Oral FO can improve muscle function and strength in elderly women and improve muscle weakness and fatigue in myositis patients (Rodacki et al., 2012). 5-Lipoxygenase activating protein (FLAP) is the determining leukotrienes synthesis protein (Back et al., 2007), including LTB4 synthesis (Borgeat and Naccache, 1990). However, immunosuppressive treatment of DM/PM cannot sufficiently suppress the LTB4 pathway, and FLAP inhibitors might be an ideal choice; this possibility requires further investigation.
Lipid Metabolism Disorders in pSS
Primary Sjögren’s syndrome (pSS) is an autoimmune disease characterized by progressive lymphocytic infiltration into exocrine glands. pSS patients have a higher prevalence of metabolic disorders, such as dyslipidaemia and diabetes (Ramos-Casals et al., 2007; Kang and Lin, 2010). The relationship between metabolic disorders and pSS was first discovered in 1977 and described as ‘pseudo-SS’ (Goldman and Julian, 1977).
Dyslipidaemia in pSS
Dyslipidaemia was positively correlated with minor salivary gland morphological changes in xerostomic patients (Lukach et al., 2014). These altered lipid profiles are associated with high levels of ESR (Cruz et al., 2010), and hypercholesterolemia is negatively correlated with immunological markers (complement C3, complement C4, anti-Ro and anti-La) (Ramos-Casals et al., 2007). Thus, lipid profiles might be valuable for evaluating disease activity.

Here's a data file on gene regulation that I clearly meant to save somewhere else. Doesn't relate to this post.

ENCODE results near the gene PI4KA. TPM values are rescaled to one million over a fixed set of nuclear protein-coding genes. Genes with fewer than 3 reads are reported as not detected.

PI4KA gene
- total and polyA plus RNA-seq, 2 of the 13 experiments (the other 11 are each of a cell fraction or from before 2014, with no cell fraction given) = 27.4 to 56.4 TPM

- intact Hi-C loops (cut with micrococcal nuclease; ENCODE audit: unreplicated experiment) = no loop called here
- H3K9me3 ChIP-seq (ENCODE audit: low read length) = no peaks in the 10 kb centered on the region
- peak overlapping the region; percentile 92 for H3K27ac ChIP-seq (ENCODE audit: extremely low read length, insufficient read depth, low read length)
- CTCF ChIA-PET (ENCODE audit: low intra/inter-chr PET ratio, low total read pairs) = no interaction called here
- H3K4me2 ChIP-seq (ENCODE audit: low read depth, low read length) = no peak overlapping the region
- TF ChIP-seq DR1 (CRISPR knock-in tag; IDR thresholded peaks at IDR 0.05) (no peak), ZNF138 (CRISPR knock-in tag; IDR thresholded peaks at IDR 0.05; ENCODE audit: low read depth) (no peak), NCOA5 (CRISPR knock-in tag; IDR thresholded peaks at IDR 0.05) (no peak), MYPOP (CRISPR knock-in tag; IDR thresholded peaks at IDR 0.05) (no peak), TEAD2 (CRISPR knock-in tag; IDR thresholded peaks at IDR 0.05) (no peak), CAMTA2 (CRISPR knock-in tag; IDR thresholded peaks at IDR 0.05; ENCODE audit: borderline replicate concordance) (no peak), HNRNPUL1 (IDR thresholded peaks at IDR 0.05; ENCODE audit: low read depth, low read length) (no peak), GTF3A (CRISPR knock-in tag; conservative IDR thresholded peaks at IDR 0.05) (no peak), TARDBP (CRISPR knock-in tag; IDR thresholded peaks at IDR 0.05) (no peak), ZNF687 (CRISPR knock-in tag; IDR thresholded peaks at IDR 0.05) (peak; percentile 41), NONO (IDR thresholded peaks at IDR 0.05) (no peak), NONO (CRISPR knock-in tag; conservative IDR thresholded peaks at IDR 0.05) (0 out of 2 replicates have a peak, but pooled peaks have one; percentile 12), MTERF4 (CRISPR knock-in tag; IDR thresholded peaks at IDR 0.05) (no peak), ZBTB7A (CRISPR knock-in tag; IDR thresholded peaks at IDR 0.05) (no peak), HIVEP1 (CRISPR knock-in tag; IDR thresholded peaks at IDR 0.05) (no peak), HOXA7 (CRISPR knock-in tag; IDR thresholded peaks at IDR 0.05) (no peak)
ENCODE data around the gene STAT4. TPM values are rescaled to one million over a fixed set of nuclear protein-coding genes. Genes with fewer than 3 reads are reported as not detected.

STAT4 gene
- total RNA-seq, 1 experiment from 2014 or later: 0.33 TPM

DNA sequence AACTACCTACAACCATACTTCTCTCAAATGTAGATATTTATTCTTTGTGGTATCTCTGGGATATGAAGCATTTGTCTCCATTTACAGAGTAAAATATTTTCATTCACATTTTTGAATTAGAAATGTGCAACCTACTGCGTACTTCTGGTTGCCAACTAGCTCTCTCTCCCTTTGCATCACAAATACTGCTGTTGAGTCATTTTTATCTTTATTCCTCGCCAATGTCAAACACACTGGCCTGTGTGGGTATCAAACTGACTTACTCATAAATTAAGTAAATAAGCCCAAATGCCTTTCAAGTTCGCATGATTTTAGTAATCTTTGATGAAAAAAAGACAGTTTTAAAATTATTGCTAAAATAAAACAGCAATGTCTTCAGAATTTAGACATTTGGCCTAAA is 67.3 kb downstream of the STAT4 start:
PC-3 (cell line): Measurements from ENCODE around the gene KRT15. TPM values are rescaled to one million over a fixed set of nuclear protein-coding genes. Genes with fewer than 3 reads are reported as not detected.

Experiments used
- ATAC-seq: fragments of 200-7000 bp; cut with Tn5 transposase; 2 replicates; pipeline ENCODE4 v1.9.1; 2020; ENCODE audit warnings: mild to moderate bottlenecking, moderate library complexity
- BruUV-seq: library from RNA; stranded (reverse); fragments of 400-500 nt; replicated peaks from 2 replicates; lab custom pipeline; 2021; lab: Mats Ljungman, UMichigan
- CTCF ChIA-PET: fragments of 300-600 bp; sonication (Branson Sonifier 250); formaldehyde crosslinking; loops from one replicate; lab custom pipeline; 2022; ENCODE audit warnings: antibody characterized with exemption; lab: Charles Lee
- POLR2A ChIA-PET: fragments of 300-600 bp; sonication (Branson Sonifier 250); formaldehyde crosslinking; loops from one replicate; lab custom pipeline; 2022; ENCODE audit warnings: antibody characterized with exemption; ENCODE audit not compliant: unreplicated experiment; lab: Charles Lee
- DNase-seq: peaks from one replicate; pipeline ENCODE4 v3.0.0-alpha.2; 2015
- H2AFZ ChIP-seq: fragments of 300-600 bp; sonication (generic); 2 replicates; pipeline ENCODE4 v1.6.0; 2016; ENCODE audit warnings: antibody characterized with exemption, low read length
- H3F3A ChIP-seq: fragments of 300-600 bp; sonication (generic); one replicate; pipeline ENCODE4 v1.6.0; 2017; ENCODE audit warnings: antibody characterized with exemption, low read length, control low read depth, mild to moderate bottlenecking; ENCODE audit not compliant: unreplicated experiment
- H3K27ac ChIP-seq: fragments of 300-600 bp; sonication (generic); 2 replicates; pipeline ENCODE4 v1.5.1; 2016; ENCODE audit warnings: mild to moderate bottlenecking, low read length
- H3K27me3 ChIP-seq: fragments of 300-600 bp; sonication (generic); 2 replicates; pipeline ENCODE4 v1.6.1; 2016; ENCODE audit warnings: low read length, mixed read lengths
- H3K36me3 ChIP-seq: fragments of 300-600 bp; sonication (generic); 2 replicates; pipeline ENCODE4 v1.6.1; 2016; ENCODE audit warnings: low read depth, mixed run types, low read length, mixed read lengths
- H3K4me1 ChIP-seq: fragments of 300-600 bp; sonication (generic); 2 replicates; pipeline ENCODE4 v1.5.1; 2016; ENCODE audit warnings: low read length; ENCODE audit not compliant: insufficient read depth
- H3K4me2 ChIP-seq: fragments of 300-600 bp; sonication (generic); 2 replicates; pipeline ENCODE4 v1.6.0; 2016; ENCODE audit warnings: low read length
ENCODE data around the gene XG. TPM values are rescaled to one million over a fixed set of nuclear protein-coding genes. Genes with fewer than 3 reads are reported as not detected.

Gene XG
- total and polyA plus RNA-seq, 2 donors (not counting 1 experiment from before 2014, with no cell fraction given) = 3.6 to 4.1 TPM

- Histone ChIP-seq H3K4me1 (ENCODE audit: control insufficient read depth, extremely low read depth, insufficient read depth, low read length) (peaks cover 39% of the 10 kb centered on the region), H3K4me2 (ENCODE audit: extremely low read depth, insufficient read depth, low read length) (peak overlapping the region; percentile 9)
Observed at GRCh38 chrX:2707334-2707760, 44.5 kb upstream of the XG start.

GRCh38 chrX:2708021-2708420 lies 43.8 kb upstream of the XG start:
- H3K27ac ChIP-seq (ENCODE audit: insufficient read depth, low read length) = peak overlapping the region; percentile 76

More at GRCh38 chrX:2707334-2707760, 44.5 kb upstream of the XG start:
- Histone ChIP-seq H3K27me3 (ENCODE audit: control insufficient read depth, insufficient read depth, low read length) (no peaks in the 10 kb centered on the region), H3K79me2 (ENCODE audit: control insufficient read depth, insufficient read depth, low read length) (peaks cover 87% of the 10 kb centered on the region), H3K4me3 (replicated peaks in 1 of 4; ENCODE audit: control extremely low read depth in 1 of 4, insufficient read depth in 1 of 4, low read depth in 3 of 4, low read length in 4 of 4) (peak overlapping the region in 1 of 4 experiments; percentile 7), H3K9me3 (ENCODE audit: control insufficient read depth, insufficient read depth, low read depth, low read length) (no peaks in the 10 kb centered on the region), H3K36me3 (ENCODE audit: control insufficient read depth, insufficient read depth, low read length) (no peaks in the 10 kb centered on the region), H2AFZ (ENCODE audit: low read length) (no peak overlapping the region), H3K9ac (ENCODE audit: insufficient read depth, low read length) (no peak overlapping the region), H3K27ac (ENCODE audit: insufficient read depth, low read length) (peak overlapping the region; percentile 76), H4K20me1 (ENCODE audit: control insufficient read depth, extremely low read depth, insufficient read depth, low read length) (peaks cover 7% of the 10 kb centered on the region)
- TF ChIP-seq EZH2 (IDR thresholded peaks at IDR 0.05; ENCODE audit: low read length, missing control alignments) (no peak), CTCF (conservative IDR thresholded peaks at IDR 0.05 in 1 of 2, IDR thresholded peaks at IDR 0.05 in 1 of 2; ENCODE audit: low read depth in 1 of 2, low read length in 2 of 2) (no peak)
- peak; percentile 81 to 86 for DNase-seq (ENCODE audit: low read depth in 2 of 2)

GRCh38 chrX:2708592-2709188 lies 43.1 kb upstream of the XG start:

FAs in pSS
A link between palmitic acid levels in the blood and the pathogenesis of pSS was revealed (Shikama et al., 2013). Palmitic acid is involved in the differentiation of CD4+ T cells and induces IL-6 production (Rincon et al., 1997), thus promoting local inflammation and monocyte infiltration in the salivary glands (Sekiguchi et al., 2008). High levels of palmitic acid can also induce epithelial cell apoptosis in the salivary glands (Miller et al., 2005), leading to an elevated level of α-fodrin fragment, which is an auto-antigen in the pathogenesis of pSS (Haneji et al., 1997). In addition, a high-fat diet leads to advanced inflammation in the salivary glands and an elevated titre of auto-antibodies in a mouse model of pSS (Haneji et al., 1994).
Potential Treatments Based on Lipid Metabolism in pSS
In pSS patients, hydroxychloroquine (HCQ) administration reverses the disorder of TG and HDL levels (Migkos et al., 2014), which are strongly correlated with the risk of atherogenesis. This implies that dyslipidaemia is a specific symptom in the pSS population, rather an independent risk factor for atherogenesis.